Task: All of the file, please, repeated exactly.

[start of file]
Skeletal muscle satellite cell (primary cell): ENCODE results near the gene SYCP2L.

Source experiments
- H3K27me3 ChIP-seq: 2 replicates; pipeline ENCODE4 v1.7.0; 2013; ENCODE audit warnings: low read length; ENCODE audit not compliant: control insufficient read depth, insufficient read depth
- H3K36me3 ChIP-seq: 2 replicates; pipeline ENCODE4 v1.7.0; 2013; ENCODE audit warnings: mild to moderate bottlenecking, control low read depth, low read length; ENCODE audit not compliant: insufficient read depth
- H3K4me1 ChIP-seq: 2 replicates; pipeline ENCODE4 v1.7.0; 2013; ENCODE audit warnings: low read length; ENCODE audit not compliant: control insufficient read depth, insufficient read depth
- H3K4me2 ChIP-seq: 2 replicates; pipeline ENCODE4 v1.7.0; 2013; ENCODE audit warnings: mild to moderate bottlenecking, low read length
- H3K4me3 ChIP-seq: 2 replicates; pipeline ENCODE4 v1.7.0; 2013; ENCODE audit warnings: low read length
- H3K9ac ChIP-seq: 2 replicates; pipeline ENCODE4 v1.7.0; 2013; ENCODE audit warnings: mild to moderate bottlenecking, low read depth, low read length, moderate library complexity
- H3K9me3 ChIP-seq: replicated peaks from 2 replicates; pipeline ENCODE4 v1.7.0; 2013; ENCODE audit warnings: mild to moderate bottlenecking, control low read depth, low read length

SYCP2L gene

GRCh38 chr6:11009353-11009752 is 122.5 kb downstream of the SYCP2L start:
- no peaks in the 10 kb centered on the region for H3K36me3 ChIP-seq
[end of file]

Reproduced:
Skeletal muscle satellite cell (primary cell): ENCODE results near the gene SYCP2L.

Source experiments
- H3K27me3 ChIP-seq: 2 replicates; pipeline ENCODE4 v1.7.0; 2013; ENCODE audit warnings: low read length; ENCODE audit not compliant: control insufficient read depth, insufficient read depth
- H3K36me3 ChIP-seq: 2 replicates; pipeline ENCODE4 v1.7.0; 2013; ENCODE audit warnings: mild to moderate bottlenecking, control low read depth, low read length; ENCODE audit not compliant: insufficient read depth
- H3K4me1 ChIP-seq: 2 replicates; pipeline ENCODE4 v1.7.0; 2013; ENCODE audit warnings: low read length; ENCODE audit not compliant: control insufficient read depth, insufficient read depth
- H3K4me2 ChIP-seq: 2 replicates; pipeline ENCODE4 v1.7.0; 2013; ENCODE audit warnings: mild to moderate bottlenecking, low read length
- H3K4me3 ChIP-seq: 2 replicates; pipeline ENCODE4 v1.7.0; 2013; ENCODE audit warnings: low read length
- H3K9ac ChIP-seq: 2 replicates; pipeline ENCODE4 v1.7.0; 2013; ENCODE audit warnings: mild to moderate bottlenecking, low read depth, low read length, moderate library complexity
- H3K9me3 ChIP-seq: replicated peaks from 2 replicates; pipeline ENCODE4 v1.7.0; 2013; ENCODE audit warnings: mild to moderate bottlenecking, control low read depth, low read length

SYCP2L gene

GRCh38 chr6:11009353-11009752 is 122.5 kb downstream of the SYCP2L start:
- no peaks in the 10 kb centered on the region for H3K36me3 ChIP-seq